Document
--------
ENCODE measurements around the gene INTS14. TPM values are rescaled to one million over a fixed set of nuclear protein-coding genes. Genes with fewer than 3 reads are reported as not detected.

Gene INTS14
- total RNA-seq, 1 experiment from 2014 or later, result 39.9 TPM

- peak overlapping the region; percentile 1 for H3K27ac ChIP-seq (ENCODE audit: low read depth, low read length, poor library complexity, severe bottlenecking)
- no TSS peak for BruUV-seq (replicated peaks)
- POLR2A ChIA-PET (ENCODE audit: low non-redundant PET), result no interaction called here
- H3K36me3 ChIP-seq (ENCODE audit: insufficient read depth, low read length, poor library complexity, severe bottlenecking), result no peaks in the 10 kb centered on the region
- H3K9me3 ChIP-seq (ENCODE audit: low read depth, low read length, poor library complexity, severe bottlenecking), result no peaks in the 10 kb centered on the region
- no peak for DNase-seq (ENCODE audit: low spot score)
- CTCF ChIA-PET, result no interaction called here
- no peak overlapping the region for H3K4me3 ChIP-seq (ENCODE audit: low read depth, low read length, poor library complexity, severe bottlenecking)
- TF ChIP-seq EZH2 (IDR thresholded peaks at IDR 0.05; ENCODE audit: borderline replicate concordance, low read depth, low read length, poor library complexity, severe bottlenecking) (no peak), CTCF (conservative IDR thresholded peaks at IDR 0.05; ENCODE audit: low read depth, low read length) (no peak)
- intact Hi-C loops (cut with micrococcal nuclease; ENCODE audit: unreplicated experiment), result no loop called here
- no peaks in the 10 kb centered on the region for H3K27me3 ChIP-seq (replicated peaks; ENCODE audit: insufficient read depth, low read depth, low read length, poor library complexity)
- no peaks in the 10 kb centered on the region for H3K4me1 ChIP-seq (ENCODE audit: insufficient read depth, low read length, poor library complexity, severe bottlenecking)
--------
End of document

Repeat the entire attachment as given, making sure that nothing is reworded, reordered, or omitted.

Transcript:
ENCODE measurements around the gene INTS14. TPM values are rescaled to one million over a fixed set of nuclear protein-coding genes. Genes with fewer than 3 reads are reported as not detected.

Gene INTS14
- total RNA-seq, 1 experiment from 2014 or later, result 39.9 TPM

- peak overlapping the region; percentile 1 for H3K27ac ChIP-seq (ENCODE audit: low read depth, low read length, poor library complexity, severe bottlenecking)
- no TSS peak for BruUV-seq (replicated peaks)
- POLR2A ChIA-PET (ENCODE audit: low non-redundant PET), result no interaction called here
- H3K36me3 ChIP-seq (ENCODE audit: insufficient read depth, low read length, poor library complexity, severe bottlenecking), result no peaks in the 10 kb centered on the region
- H3K9me3 ChIP-seq (ENCODE audit: low read depth, low read length, poor library complexity, severe bottlenecking), result no peaks in the 10 kb centered on the region
- no peak for DNase-seq (ENCODE audit: low spot score)
- CTCF ChIA-PET, result no interaction called here
- no peak overlapping the region for H3K4me3 ChIP-seq (ENCODE audit: low read depth, low read length, poor library complexity, severe bottlenecking)
- TF ChIP-seq EZH2 (IDR thresholded peaks at IDR 0.05; ENCODE audit: borderline replicate concordance, low read depth, low read length, poor library complexity, severe bottlenecking) (no peak), CTCF (conservative IDR thresholded peaks at IDR 0.05; ENCODE audit: low read depth, low read length) (no peak)
- intact Hi-C loops (cut with micrococcal nuclease; ENCODE audit: unreplicated experiment), result no loop called here
- no peaks in the 10 kb centered on the region for H3K27me3 ChIP-seq (replicated peaks; ENCODE audit: insufficient read depth, low read depth, low read length, poor library complexity)
- no peaks in the 10 kb centered on the region for H3K4me1 ChIP-seq (ENCODE audit: insufficient read depth, low read length, poor library complexity, severe bottlenecking)